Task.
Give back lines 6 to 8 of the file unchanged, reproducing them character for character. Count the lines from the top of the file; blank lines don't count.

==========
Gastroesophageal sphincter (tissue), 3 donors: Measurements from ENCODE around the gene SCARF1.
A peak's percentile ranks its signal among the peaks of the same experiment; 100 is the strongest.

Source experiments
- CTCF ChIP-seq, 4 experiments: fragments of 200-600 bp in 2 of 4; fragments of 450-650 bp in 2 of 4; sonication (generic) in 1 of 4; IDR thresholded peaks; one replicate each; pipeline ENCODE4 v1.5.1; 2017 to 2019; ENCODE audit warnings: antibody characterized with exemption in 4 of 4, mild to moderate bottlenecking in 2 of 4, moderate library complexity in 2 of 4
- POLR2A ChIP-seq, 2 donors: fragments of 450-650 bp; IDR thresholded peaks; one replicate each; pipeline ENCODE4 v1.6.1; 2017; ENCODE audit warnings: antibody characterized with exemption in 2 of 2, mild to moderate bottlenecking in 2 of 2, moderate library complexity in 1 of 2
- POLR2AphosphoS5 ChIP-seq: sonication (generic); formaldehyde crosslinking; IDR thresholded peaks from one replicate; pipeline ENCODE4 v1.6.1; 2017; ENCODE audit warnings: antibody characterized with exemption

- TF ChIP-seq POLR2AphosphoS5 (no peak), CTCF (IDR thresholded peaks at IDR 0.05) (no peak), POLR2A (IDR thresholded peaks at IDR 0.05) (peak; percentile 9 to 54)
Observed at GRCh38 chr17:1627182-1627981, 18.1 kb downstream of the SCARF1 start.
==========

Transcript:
- POLR2AphosphoS5 ChIP-seq: sonication (generic); formaldehyde crosslinking; IDR thresholded peaks from one replicate; pipeline ENCODE4 v1.6.1; 2017; ENCODE audit warnings: antibody characterized with exemption

- TF ChIP-seq POLR2AphosphoS5 (no peak), CTCF (IDR thresholded peaks at IDR 0.05) (no peak), POLR2A (IDR thresholded peaks at IDR 0.05) (peak; percentile 9 to 54)
Observed at GRCh38 chr17:1627182-1627981, 18.1 kb downstream of the SCARF1 start.